Monday, March 20, 2006

Dr Myhill sounds like a knowledgable chap.

I was sent this link via one of the lasses in the support group, I cannot disagree with a single word of it.
CFS psychological or physical?
This seemed such a stupid question that I never bothered to consider it. I estimate I must have now seen over 1,000 patients with CFS and it is clear CFS is primarily a physical disorder. It is only when patients have been ill for several months and been told by their physicians that nothing is wrong that they get secondary psychological problems. The only place where CFS does not exist is in the brains of small-minded doctors.
The reason the "physical or psychological" debate continues is because the usual tests for pathology come up showing normal results. GPs find ill patients, do the usual screening tests which come up normal and feel this allows them to turn round to patients and conclude there is nothing physically wrong. If, however, the screening tests included SPECT scans, sensitive tests of the hypothalamic-pituitary-adrenal axis, T cell subsets, biopsies to look at mitochondrial abnormalities, enterovirus sequences in muscle and brain, trace element levels, vitamins, essential fatty acids and amino acid profiles, then lots of abnormalities would be found. Doctors would diagnose serious metabolic and hormone problems and patients would be taken more seriously.

I believe the fundamental problem in CFS patients is that they have lost their ability to respond to stress, be this physical, mental, nutritional, emotional, infectious, financial etc. Our systems can be likened to a car - when we are pottering, we are in first gear. But as soon as the pressure goes on, we need to move up a gear or two, or three gears, or occasionally into overdrive, to cope with the situation. We can do this by releasing stress hormones from the hypothalamus, pituitary and adrenal glands producing adrenaline, cortisol, sex hormones etc. This effort can be sustained for a short length of time but eventually the person must "recharge the batteries" with good food, holidays, fresh air and sleep.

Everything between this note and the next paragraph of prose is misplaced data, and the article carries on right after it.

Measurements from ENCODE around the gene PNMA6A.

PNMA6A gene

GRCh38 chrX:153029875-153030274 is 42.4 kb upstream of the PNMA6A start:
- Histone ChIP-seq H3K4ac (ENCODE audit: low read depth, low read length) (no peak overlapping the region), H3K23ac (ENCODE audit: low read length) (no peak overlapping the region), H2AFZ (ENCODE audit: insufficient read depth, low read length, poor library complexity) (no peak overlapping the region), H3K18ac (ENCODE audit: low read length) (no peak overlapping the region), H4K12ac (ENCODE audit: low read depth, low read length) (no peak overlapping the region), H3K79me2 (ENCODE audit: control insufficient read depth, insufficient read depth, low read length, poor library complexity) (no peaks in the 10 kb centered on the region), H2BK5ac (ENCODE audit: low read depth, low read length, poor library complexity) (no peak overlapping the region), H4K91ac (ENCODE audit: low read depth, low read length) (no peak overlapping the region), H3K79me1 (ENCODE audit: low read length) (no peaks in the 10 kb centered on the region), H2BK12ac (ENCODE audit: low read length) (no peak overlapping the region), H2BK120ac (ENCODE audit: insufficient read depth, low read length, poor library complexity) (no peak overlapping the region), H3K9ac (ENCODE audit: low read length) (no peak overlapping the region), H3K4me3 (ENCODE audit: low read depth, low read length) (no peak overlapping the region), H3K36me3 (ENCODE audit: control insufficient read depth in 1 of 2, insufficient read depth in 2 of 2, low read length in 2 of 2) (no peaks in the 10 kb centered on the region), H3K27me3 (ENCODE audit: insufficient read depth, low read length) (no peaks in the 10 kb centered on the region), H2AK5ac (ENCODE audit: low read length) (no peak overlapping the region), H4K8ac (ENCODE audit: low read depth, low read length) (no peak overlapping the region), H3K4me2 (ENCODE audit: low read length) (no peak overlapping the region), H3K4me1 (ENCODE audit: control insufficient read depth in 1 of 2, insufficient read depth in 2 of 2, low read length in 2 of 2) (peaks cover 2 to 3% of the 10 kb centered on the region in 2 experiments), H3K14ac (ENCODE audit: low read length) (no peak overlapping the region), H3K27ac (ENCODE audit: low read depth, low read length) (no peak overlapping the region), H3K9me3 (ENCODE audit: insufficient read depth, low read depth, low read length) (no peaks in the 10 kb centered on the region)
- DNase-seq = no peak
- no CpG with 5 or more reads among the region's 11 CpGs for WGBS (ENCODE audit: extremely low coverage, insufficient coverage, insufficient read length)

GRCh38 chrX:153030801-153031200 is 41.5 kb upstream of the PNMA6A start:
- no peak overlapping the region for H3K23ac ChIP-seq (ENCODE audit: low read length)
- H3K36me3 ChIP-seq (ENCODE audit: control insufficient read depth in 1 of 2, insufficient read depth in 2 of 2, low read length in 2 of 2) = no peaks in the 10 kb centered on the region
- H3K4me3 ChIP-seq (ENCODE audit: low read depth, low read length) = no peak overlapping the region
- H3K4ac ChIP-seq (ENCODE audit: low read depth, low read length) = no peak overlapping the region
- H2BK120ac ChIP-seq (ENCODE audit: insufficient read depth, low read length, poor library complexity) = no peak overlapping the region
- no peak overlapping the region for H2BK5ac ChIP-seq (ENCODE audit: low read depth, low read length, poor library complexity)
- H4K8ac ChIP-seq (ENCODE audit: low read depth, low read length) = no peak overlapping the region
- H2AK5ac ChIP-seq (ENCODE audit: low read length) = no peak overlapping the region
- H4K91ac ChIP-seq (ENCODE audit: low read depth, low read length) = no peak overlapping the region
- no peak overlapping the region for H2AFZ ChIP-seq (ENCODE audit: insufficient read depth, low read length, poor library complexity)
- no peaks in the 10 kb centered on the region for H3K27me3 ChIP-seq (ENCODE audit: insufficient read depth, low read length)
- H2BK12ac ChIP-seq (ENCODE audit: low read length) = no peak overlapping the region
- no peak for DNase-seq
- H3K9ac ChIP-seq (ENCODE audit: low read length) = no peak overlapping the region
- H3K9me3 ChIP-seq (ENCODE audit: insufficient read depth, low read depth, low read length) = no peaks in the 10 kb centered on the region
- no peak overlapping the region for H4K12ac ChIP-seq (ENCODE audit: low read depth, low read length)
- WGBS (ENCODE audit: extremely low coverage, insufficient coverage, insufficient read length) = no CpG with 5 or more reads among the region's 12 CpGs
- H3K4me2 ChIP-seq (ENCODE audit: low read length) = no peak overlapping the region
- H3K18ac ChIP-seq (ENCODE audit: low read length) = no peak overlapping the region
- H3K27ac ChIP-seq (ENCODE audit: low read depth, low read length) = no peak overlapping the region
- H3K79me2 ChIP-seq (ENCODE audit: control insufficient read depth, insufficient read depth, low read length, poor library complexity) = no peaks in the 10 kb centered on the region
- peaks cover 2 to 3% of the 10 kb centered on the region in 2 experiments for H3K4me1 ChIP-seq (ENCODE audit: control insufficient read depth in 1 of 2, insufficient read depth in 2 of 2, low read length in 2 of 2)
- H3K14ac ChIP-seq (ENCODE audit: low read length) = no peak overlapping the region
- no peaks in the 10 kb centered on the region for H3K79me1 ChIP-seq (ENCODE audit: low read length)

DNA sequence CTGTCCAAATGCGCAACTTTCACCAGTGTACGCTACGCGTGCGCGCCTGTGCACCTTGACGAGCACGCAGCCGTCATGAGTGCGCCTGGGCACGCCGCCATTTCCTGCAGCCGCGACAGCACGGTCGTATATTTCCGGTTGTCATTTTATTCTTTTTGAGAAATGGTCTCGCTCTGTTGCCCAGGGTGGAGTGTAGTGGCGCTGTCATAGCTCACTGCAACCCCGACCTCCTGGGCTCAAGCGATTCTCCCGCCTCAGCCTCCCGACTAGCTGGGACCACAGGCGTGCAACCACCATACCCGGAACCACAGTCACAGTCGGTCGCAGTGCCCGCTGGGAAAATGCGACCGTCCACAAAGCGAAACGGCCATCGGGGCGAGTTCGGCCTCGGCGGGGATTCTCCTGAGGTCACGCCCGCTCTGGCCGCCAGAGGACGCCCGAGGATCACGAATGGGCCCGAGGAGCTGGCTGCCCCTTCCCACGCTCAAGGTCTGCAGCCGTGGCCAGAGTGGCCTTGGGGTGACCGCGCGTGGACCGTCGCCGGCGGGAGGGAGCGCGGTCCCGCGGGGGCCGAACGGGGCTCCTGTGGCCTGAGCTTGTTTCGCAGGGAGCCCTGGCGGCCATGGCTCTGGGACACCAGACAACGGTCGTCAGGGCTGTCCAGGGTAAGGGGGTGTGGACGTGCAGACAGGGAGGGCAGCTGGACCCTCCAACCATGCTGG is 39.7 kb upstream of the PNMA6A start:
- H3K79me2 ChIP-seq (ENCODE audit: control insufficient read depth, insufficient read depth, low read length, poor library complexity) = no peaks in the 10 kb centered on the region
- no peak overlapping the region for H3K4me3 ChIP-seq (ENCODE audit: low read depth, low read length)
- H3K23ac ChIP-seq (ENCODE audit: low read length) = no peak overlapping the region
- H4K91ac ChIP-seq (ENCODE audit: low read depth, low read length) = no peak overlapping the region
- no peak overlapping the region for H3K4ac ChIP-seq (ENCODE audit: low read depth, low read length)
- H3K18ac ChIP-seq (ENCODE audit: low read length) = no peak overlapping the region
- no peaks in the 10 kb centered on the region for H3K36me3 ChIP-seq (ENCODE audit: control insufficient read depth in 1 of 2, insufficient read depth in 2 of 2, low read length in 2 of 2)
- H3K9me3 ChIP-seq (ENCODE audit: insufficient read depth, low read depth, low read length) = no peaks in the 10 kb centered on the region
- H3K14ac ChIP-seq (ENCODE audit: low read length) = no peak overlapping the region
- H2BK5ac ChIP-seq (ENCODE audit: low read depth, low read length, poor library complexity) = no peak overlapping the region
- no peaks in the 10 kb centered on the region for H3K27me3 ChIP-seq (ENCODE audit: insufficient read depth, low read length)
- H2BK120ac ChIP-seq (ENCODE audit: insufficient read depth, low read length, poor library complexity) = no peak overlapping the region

A CFS patient is burnt out - usually by overstressing him/herself with work, sport, family commitments combined with insufficient rest, poor quality food, allergies, acute or chronic infections, excessive alcohol/smoking/sugar, chemical overload etc. He/she has lost the ability to produce stress hormones and is stuck in first gear. Increasing stress (accelerator pedal) simply makes the engine scream without going faster. Furthermore, the patient often does not sleep well and this compounds the problem. I could stock a good Olympic team with CFS sufferers - top athletes stress themselves hugely and put themselves at greater risk of getting CFS.

With any illness there is a psychological component, but with CFS this is secondary to a physical illness. I am always amazed how well adjusted are my CFS patients and depression is not a common feature. The difference is that CFSs want to do things, but if they do they feel ill. They also tend to wake late. With depression, patients don't want to do anything, but if you push them to exercise, they actually feel better. Usually they have early morning wakening. I suspect this is why the "stimulating" antidepressive drugs seem to make CFS worse - they increase the desire without improving the performance and therefore worsen the frustration.

This describes my general state of mind perfectly. I also know that graded excersize and low level anti-depressents do nothing for me except worsen the symptoms - just as he says. This is why I'm now a little concerned about the CBT I'm undertaking.
On the one hand I do have a lot of issuse I need to resolve and I think this lass may be able to help with that, but as far as the CFS itself is concerned, I don't think it will have much of an effect.

No comments: